How to Revitalize Your Wednesday Night Program


My father-in-law is a contractor. For the past twelve years, I’ve worked for him between ministries or when we need extra money. I resumed working for him almost a year ago. As you can guess, I’m learning A LOT about home repair!

I’m usually the type of person who learns by reading a book or taking a class. But there’s no time for that on the job site! My father-in-law doesn’t lecture me. He doesn’t make me read textbooks or assign homework. He doesn’t give presentations on how to build a wall, or install a window, or replace a shower unit.

But I’ve learned how to do those things. How? By doing them. It wouldn’t do any good to read a book about home repair if I never repaired a home. We don’t get paid for knowing a lot; we get paid for working.

Churches would benefit from taking this approach to discipleship. Most churches are heavy on Bible teaching, but light on Bible doing. We tend to educate people beyond their obedience level. Although they aren’t doing anything with what they already know, we just keep teaching them more.

Think about our programming. Worship services are now dominated by long sermons – which are basically lectures. Some churches still offer Sunday school, which is a Bible class. And some still offer Bible studies on Wednesday nights. With all that Bible teaching, you’d expect our churches to be highly functional and mature, right?

But we aren’t. American churches are epidemically and egregiously immature. Why? Because we aren’t putting our knowledge into practice.

As the school year starts, most churches will resume their Wednesday night program. These programs are the perfect chance to experiment with new ministry methods. Instead of another class, find different ways to engage your people with the Word.

Here are a few ideas:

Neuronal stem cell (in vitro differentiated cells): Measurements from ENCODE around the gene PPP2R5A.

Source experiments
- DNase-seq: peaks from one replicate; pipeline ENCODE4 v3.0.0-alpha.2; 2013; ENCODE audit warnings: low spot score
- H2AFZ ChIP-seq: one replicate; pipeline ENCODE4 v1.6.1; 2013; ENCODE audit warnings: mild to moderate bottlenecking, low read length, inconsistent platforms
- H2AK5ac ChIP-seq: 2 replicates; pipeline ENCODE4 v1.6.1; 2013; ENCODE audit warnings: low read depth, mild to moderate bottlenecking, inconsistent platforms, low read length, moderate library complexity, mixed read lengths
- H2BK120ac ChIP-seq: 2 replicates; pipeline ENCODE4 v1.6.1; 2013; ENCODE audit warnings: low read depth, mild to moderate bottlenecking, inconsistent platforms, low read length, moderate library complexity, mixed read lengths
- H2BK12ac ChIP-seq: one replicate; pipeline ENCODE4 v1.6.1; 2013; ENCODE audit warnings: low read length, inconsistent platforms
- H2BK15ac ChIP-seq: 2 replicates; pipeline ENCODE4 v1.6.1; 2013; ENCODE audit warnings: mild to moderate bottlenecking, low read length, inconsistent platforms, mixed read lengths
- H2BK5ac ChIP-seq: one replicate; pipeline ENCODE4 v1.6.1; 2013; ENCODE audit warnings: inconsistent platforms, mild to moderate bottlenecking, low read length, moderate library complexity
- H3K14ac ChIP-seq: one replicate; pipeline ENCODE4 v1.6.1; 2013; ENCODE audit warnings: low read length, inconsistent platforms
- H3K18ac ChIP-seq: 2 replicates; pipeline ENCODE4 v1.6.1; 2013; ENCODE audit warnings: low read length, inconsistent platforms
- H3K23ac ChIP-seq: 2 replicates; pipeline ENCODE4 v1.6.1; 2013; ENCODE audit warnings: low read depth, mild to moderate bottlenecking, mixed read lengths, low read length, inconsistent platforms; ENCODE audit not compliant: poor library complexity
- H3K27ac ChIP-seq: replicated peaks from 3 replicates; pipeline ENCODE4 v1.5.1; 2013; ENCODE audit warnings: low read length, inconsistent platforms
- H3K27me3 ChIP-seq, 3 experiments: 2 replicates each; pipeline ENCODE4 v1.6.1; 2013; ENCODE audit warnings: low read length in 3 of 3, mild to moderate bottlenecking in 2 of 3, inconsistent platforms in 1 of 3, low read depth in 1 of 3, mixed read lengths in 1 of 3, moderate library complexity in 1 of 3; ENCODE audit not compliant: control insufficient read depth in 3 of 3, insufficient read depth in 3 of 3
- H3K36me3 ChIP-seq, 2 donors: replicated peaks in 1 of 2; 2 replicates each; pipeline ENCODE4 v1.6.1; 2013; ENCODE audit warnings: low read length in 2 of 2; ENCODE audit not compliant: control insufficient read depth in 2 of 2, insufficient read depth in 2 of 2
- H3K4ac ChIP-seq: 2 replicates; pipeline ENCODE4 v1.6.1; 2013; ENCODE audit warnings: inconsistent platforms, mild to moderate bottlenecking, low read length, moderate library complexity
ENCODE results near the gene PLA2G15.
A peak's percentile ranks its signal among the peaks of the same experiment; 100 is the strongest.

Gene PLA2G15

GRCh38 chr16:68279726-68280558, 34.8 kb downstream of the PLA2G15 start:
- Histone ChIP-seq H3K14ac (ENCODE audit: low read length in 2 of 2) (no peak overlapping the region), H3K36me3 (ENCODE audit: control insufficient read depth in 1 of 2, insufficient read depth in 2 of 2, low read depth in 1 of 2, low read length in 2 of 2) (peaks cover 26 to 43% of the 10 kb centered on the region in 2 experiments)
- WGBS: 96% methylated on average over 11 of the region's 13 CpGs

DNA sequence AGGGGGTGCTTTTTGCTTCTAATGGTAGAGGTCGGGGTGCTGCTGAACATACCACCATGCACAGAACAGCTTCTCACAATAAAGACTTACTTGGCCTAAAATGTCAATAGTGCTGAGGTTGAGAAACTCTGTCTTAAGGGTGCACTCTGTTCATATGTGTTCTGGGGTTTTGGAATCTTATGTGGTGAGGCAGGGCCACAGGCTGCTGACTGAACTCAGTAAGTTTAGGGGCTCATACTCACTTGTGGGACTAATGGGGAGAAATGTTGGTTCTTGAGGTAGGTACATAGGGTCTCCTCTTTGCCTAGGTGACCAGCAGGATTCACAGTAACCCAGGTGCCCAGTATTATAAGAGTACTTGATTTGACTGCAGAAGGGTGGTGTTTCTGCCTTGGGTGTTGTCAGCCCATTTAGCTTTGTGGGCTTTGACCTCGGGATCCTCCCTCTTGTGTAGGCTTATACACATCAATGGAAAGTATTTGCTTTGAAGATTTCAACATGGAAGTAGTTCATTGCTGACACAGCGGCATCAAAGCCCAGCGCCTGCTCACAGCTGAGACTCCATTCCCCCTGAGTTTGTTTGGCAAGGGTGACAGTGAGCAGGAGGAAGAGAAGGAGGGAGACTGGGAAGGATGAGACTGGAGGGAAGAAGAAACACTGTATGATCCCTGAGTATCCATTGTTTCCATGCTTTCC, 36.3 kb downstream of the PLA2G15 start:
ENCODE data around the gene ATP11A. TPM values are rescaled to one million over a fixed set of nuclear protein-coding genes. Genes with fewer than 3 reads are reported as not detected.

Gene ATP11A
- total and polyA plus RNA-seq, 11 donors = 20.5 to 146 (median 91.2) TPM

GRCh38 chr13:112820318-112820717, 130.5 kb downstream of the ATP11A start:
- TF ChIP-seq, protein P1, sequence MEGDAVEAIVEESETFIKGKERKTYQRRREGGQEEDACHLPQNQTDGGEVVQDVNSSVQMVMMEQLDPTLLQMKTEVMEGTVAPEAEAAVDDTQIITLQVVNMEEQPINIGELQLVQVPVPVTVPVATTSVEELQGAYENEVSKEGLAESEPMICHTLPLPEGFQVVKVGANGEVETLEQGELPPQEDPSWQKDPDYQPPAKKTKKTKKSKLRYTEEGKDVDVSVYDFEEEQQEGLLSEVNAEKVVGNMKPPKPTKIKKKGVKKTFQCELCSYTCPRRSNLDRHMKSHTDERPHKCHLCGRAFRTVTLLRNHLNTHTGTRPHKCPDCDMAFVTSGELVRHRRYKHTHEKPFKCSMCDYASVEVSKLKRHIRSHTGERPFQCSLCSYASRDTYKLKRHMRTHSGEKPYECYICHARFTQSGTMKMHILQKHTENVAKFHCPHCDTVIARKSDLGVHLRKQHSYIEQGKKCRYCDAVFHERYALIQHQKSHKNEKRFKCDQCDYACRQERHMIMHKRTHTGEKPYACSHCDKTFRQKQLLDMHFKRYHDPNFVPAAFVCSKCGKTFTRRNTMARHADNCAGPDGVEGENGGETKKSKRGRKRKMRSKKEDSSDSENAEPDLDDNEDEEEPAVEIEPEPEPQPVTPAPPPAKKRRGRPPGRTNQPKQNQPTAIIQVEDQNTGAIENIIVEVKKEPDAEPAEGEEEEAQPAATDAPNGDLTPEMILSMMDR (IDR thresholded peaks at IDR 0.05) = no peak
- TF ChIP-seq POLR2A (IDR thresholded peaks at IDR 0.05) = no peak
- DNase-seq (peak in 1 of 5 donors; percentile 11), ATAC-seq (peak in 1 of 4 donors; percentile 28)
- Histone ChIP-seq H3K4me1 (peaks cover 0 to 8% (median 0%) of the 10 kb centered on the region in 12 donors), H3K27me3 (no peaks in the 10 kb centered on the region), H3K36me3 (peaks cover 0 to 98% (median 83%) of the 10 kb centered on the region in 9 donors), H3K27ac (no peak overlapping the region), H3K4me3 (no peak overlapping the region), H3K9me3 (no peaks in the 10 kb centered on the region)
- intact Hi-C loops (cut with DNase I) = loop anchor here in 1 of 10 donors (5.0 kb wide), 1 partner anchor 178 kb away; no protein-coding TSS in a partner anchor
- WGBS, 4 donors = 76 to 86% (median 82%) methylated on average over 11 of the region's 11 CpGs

Take a Prayer Walk

Take a walk through a neighborhood near your church. Split into groups that will cover different streets. Pray for the families who live in each home you pass. If you have the opportunity, meet others who are also out for a walk. You could also walk down Main Street and pray for the businesses in your town.

Go on a Mini-Mission

Most people will not go on a mission trip because it requires so much time, money, and travel. You can remove those obstacles by going on mini-missions. Find ways to deliberately put the word out about your church in your community.

You can go door-to-door inviting people to church. Most churches give first-time visitors some sort of gift. Why not give those out as part of your invitation? All you have to say is, “Hi! We’re from _______ Church. We just wanted to give you a gift and invite you to church this Sunday.” You might get the chance to pray for them, or even share the gospel with them!

Or you could do a promotional giveaway. Set up space at the mall, a local coffee shop, or a community event. Give away bottles of water, cups of coffee, or donuts. It can be anything as long as people know it’s coming from the church.

Do a Service Project

Meet a need in your church family or community. Rake leaves or shovel snow for a widow, or clean up a local park. Write letters to imprisoned Christians or send supplies to persecuted Christians through Voice of the Martyrs. Host a fundraiser to support children through Compassion or World Vision.

Take a Field Trip

You could always do something fun. Go bowling, play laser tag, race go-karts, go to a baseball game, get ice cream, or just play board games. Fun has the power to unite people and excite them about your church. Beyond that, field trips are a perfect opportunity to invite someone to a church event!

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